( 01-July-2014 / National University of Singapore )
This paper studies cultural representations which critically address the high level of environmental degradation ushered in by successive regimes of China's modernization. On the one hand, it will review a group of blog cartoons reacting to a recent environmental hazard, the Huangpu River floating pigs incident, which were published beginning from mid-March 2013. On the other hand, it looks at intellectual responses to a political economy of short-term profit extraction whose negative impact far exceeds the destruction of the nation's landscapes. Selective readings of lower rungs fiction (diceng wenxue), landscape poetry and multi-media art, and theoretical essays on questions of landscape aesthetics will discuss how these authors express their worries about the consequences of a narrowly functional approach towards natural resources. According to them, the foreclosing of traditional aesthetic principles that used to support sustainability in modern modes of governance has yielded an unprecedented moral decline of the community as well as an alarming depletion of the nation's non-human recreational powers. In conclusion, five kinds of environmental subjects will tentatively be identified together with their different patterns of agency.
This report on “Fair Trial Rights in Cambodia” (the “Report”) is an output of the Cambodian Trial Monitoring Project implemented by the Cambodian Center for Human Rights (“CCHR”). CCHR’s vision is of a non-violent Kingdom of Cambodia (“Cambodia”), in which people enjoy their fundamental human rights, are treated equally, are empowered to participate in democracy and share the benefits of Cambodia’s development.
One of the fundamental principles of a democratic state is the principle of seperation and independence of powers between the legislative, executive and judiciary. Independence of the courts is a key element of the rule of law and guarantees fair hearings. As such, the 1993 Constitution of the Kingdom of Cambodia (the “Constitution”) establishes the independence of the judiciary and guarantees the principle of the separation of powers.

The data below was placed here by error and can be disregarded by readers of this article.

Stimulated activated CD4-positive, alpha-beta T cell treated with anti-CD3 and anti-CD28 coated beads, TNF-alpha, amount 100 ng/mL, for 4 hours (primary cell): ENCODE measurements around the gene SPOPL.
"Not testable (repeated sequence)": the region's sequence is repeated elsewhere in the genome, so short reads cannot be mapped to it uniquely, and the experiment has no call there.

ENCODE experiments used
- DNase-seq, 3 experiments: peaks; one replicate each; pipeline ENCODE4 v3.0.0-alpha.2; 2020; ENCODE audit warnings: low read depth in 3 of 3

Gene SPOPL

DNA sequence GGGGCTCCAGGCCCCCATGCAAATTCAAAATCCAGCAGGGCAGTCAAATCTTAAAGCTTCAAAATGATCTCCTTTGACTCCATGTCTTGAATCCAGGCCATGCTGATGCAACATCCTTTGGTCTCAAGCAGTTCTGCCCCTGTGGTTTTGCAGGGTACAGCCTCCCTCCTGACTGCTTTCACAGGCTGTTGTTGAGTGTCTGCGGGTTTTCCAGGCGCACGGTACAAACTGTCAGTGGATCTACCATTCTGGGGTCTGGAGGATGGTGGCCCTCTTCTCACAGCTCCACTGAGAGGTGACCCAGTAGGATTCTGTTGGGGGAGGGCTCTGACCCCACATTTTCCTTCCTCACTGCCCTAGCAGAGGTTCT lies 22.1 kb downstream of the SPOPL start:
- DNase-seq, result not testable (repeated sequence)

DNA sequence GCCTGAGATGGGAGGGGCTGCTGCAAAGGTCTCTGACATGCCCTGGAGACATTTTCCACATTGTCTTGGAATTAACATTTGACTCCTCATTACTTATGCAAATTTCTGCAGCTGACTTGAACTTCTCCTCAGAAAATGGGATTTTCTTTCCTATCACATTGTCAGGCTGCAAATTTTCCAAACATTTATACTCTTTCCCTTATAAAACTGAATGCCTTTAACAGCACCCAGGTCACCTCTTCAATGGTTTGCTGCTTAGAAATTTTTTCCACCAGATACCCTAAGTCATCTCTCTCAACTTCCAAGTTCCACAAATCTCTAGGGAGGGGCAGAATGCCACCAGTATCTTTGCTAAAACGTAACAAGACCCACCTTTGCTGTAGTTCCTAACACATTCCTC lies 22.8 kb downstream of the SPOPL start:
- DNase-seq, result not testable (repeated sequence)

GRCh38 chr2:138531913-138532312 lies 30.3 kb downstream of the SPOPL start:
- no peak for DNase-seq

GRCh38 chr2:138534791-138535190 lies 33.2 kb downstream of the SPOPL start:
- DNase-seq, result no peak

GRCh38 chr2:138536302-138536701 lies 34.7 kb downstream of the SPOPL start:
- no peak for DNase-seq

( 01-June-2014 / National University of Singapore )
Economic geographers tout social upgrading via economic upgrading as a way of improving labour conditions, while labour geographers underscore the inherent contradictions of corporate governance initiatives. They point to the conceptual flaws of firm level analysis, given the limited attentiveness to worker actions and labour voice. Others point to the inherent tensions in global governance initiatives as they traverse along global supply chains, and the absence of labour voice within corporate codes. This neglect underpins my paper, which uses Sri Lanka as a litmus case to critically engage with labour voice around ethical codes and analyse its efficacy as a form of social upgrading.
( 01-June-2014 / National University of Singapore )
Singapore’s new Green or Rail Corridor created on the site of the former Keretapi Tanah Meleyu (KTM) rail line resembles influential global models like Manhattan’s repurposed elevated rail line park, High Line. In fact, the roots of the Green Corridor are more properly located in Singapore’s planning and nature conservancy traditions going back decades. The straight-line dimensions and, by Singaporean standards, less manicured appearance of the Green Corridor enables this green space to capture the human and natural diversity and complexity of an urban setting better known for its uniform standards and “master plans.” In the process opportunities have opened up for partnerships between state and civil society in the planning process.